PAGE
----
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SANTA FE — As part of this column’s centennial coverage, I am pleased to write about colorful legislators. I may miss a few from the early days before I arrived on the scene.
I begin with Louise Coe, the first woman elected to the state Senate. Her political rise was not easy. Women had attained the right to vote only six years earlier. Coe went on to become president pro tem of the Senate. She is the only woman ever elected to that position.
A strong, determined woman, Coe married into a Lincoln County ranching family that included George and Frank Coe who rode with Billy the Kid. Her husband Wilber Coe stayed home to run the Coe’s Ranch on the Ruidoso, the title of Wilbur’s autobiography.
Because of Coe’s unaccompanied status in Santa Fe, many stories grew around her, some of which she confesses in her book, “Lady and the Law Books.”
In 1940, she left the Legislature to run unsuccessfully for Congress.
Former state Rep. Tweeti Blancett, was part of a longtime San Juan County ranching family also related to the Coes. Tweeti had a rather brief but colorful career in the Legislature and still appears in the news occasionally complaining about how natural gas developers treat her ranchland.
Tweeti brings up the interesting category of colorful names in the Legislature. Toots Green, of Alamogordo, was a House Republican leader. At the same time, Smiley Gallegos, of Clovis, was a House Democratic leader.
The aforementioned were still in the Legislature when “Lucky” Luciano Varela was elected from Santa Fe. These aren’t just nicknames we’re talking about. These names appeared on the ballot. I didn’t know of Varela’s good reputation when he first ran, so I just couldn’t bring myself to check the name of an infamous mobster.
Sen. Les Houston was an intimidating leader. He began his legislative career as a Democrat but switched to Republican during the turbulent 1980s. Houston immediately became the Republican Senate floor leader. His battles with Democratic leader Manny Aragon are legendary.
Behind the scenes, the two likely had some laughs about their floor antics. But on the floor, they were bitter. And Houston usually won. He once was challenged that one of his maneuvers was illegal. Anything for which I can get 22 votes is legal, Houston firmly replied..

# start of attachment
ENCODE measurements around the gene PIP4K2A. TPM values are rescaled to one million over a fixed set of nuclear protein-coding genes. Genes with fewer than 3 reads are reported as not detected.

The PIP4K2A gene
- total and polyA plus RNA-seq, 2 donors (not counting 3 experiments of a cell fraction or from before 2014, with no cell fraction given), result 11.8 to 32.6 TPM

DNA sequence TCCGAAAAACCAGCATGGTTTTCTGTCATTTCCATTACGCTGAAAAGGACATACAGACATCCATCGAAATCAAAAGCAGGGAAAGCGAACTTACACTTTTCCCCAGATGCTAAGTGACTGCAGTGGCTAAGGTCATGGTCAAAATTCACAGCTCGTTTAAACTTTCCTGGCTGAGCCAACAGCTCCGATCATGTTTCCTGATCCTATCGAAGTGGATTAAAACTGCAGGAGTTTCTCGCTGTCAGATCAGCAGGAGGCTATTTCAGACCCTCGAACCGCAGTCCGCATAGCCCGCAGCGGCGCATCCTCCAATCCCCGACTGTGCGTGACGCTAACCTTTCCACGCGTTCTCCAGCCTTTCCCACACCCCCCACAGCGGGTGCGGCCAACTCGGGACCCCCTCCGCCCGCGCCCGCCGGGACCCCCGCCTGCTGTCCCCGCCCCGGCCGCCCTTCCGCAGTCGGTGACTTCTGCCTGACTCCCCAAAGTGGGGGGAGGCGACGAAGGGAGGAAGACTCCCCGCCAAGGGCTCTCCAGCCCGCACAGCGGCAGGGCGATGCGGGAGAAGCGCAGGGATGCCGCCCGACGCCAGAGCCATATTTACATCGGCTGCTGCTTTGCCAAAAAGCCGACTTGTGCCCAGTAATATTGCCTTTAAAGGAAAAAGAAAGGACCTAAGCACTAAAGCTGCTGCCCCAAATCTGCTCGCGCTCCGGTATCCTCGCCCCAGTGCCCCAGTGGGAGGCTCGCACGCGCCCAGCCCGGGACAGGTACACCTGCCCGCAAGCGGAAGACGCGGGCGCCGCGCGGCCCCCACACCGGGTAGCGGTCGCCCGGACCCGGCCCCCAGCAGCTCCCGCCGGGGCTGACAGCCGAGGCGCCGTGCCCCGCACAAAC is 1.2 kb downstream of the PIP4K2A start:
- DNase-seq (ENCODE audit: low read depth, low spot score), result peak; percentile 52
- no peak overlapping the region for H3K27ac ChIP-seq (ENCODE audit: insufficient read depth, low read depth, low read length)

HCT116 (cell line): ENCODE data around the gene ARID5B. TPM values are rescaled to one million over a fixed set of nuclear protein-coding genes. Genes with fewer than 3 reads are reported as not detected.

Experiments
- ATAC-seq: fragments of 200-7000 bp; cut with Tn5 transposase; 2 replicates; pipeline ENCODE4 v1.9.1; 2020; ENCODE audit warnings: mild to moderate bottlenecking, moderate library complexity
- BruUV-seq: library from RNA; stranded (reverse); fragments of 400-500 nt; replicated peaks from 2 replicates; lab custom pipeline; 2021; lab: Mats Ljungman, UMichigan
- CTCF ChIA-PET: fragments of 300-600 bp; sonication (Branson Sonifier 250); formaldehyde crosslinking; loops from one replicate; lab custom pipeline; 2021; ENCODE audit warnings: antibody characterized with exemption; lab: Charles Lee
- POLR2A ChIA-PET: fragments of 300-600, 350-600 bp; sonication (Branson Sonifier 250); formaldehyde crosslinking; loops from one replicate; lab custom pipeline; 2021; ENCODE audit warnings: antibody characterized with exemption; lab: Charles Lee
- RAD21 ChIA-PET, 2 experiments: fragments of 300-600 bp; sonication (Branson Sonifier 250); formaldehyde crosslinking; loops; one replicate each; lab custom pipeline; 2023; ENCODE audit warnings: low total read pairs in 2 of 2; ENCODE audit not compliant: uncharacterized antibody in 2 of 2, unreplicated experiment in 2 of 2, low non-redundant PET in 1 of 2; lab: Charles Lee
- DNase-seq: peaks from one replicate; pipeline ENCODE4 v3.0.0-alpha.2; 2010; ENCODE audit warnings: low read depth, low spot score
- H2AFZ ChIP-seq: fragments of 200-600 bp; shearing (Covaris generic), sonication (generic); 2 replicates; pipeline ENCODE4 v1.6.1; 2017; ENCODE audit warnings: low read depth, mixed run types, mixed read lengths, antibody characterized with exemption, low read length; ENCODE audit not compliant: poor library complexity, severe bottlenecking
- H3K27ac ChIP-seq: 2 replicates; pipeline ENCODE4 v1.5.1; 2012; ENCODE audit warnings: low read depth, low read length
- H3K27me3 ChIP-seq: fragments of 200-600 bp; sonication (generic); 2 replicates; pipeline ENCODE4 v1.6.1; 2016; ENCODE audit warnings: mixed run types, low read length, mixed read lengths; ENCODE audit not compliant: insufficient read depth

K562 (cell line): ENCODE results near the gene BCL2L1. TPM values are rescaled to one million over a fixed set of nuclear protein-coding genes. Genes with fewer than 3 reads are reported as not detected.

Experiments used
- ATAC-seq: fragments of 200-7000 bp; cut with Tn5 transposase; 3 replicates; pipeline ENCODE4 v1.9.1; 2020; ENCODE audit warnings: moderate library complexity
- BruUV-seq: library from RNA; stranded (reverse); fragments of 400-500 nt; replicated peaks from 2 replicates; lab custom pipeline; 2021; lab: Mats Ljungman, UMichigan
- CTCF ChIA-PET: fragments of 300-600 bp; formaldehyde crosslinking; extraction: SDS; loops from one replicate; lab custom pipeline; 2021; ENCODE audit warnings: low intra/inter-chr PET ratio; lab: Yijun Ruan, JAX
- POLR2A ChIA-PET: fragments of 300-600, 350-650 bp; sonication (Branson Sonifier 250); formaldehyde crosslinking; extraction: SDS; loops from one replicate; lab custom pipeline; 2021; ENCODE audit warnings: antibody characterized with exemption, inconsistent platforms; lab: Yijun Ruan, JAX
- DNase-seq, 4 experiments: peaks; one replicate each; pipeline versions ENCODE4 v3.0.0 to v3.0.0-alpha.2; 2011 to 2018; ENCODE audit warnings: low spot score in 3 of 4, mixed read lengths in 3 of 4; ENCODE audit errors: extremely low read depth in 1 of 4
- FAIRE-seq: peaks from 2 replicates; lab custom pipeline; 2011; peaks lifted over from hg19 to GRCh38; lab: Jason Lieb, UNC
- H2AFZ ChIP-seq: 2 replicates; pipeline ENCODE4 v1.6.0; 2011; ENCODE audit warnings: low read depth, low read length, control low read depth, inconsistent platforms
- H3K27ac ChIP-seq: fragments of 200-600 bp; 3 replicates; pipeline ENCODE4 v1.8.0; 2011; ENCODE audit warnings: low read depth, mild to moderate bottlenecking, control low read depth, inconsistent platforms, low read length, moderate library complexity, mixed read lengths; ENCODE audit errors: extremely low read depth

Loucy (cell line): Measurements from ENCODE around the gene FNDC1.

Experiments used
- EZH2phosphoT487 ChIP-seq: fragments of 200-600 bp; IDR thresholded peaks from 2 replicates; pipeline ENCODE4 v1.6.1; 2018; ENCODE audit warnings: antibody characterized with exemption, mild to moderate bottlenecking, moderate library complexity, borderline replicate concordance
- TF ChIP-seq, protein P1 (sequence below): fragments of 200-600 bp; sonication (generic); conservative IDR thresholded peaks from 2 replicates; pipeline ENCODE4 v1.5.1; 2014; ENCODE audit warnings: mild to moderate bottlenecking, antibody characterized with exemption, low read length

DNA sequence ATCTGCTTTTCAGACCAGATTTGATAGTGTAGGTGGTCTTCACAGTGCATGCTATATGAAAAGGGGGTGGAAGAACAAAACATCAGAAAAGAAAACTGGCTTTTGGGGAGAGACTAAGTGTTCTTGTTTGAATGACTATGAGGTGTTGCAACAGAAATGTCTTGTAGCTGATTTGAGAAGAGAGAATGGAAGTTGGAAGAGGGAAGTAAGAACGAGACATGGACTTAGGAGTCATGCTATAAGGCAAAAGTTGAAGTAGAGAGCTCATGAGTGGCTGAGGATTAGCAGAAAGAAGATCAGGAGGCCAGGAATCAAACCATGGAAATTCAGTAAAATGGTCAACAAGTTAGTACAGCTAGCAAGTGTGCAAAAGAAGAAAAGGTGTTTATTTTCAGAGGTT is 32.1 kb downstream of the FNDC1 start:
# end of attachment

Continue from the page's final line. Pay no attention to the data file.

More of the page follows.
Despite his fierce manner, Houston privately admits that he cries at Lassie movies.
My vote for the most colorful legislator goes to Tom Benavides, of Albuquerque’s South Valley, which he once tried to get named Benavides County. Tom has been a member of both the House and Senate and both the Democratic Party and Green Party. He also may have been a member of the Republican Party for a while.
Tom wore an eye patch, which may have been a tipoff to his demeanor and loyalties. He looked like a good time guy but he didn’t drink and had the stamina to be the last man standing during late night floor sessions.
Long after everyone else had lost interest, Tom would sneak something through, like a bill to send him to Spain for a Quincentennial celebration. The bill didn’t fare as well in the House the following day, but somehow Tom managed to arrange a special bottling of Benavides wine, a bottle of which resides somewhere in my house.
Many shenanigans were pulled by members of both houses to avoid being present for controversial votes. The State Police search for members in all sorts of hiding places.
One night during a “Call of the Senate,” Benavides was spotted at a reception for a visiting Spanish dignitary in Albuquerque. Police tracked him down but Benavides eluded them.
The following day, Benavides was questioned by leaders on the floor of the Senate as to his absence the night before. Benavides answered that he was, in fact, present and in his seat but that he was having an out-of-body experience in Albuquerque.
Jay Miller is a syndicated columnist based in Santa Fe.